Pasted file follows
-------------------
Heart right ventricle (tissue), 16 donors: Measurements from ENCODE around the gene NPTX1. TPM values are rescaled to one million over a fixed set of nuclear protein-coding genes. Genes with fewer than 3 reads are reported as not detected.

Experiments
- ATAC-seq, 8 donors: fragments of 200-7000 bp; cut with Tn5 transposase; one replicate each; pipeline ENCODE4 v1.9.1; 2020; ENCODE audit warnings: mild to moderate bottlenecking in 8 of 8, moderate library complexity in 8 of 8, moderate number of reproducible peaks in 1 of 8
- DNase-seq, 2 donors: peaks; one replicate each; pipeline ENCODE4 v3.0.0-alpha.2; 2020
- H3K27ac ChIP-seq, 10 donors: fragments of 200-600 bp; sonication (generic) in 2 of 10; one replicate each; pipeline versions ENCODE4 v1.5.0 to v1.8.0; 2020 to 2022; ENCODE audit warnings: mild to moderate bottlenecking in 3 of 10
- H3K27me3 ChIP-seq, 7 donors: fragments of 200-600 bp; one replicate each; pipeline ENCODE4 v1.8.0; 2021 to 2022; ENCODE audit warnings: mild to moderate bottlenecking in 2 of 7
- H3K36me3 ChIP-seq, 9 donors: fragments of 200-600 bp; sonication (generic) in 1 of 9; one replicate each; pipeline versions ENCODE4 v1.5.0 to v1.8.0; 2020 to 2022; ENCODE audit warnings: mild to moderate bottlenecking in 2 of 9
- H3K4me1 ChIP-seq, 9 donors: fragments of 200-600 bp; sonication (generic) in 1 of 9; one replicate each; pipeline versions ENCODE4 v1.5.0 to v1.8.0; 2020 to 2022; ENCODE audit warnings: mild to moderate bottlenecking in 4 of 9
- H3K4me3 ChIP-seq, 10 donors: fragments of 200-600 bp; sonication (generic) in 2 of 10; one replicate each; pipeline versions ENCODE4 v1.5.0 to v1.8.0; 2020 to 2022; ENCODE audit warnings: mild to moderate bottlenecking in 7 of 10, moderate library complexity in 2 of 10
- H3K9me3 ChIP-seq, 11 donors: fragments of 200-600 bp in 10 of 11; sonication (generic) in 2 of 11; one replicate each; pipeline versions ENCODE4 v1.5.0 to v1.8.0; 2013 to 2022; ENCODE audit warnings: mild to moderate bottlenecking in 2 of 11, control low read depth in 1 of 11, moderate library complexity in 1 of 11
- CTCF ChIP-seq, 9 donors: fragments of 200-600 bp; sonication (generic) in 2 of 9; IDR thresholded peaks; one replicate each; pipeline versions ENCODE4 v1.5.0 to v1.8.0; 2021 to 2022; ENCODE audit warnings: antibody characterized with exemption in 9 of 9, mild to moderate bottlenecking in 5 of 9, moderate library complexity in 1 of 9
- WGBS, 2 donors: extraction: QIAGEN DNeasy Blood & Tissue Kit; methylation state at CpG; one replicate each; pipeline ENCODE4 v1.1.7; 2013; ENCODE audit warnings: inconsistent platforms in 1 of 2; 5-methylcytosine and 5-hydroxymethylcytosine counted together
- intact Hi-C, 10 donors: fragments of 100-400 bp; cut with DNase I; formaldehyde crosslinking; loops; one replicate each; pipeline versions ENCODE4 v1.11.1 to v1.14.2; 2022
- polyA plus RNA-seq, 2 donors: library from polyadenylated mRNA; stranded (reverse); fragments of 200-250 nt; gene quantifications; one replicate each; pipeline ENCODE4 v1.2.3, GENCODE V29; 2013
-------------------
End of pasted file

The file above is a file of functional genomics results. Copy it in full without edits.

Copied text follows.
Heart right ventricle (tissue), 16 donors: Measurements from ENCODE around the gene NPTX1. TPM values are rescaled to one million over a fixed set of nuclear protein-coding genes. Genes with fewer than 3 reads are reported as not detected.

Experiments
- ATAC-seq, 8 donors: fragments of 200-7000 bp; cut with Tn5 transposase; one replicate each; pipeline ENCODE4 v1.9.1; 2020; ENCODE audit warnings: mild to moderate bottlenecking in 8 of 8, moderate library complexity in 8 of 8, moderate number of reproducible peaks in 1 of 8
- DNase-seq, 2 donors: peaks; one replicate each; pipeline ENCODE4 v3.0.0-alpha.2; 2020
- H3K27ac ChIP-seq, 10 donors: fragments of 200-600 bp; sonication (generic) in 2 of 10; one replicate each; pipeline versions ENCODE4 v1.5.0 to v1.8.0; 2020 to 2022; ENCODE audit warnings: mild to moderate bottlenecking in 3 of 10
- H3K27me3 ChIP-seq, 7 donors: fragments of 200-600 bp; one replicate each; pipeline ENCODE4 v1.8.0; 2021 to 2022; ENCODE audit warnings: mild to moderate bottlenecking in 2 of 7
- H3K36me3 ChIP-seq, 9 donors: fragments of 200-600 bp; sonication (generic) in 1 of 9; one replicate each; pipeline versions ENCODE4 v1.5.0 to v1.8.0; 2020 to 2022; ENCODE audit warnings: mild to moderate bottlenecking in 2 of 9
- H3K4me1 ChIP-seq, 9 donors: fragments of 200-600 bp; sonication (generic) in 1 of 9; one replicate each; pipeline versions ENCODE4 v1.5.0 to v1.8.0; 2020 to 2022; ENCODE audit warnings: mild to moderate bottlenecking in 4 of 9
- H3K4me3 ChIP-seq, 10 donors: fragments of 200-600 bp; sonication (generic) in 2 of 10; one replicate each; pipeline versions ENCODE4 v1.5.0 to v1.8.0; 2020 to 2022; ENCODE audit warnings: mild to moderate bottlenecking in 7 of 10, moderate library complexity in 2 of 10
- H3K9me3 ChIP-seq, 11 donors: fragments of 200-600 bp in 10 of 11; sonication (generic) in 2 of 11; one replicate each; pipeline versions ENCODE4 v1.5.0 to v1.8.0; 2013 to 2022; ENCODE audit warnings: mild to moderate bottlenecking in 2 of 11, control low read depth in 1 of 11, moderate library complexity in 1 of 11
- CTCF ChIP-seq, 9 donors: fragments of 200-600 bp; sonication (generic) in 2 of 9; IDR thresholded peaks; one replicate each; pipeline versions ENCODE4 v1.5.0 to v1.8.0; 2021 to 2022; ENCODE audit warnings: antibody characterized with exemption in 9 of 9, mild to moderate bottlenecking in 5 of 9, moderate library complexity in 1 of 9
- WGBS, 2 donors: extraction: QIAGEN DNeasy Blood & Tissue Kit; methylation state at CpG; one replicate each; pipeline ENCODE4 v1.1.7; 2013; ENCODE audit warnings: inconsistent platforms in 1 of 2; 5-methylcytosine and 5-hydroxymethylcytosine counted together
- intact Hi-C, 10 donors: fragments of 100-400 bp; cut with DNase I; formaldehyde crosslinking; loops; one replicate each; pipeline versions ENCODE4 v1.11.1 to v1.14.2; 2022
- polyA plus RNA-seq, 2 donors: library from polyadenylated mRNA; stranded (reverse); fragments of 200-250 nt; gene quantifications; one replicate each; pipeline ENCODE4 v1.2.3, GENCODE V29; 2013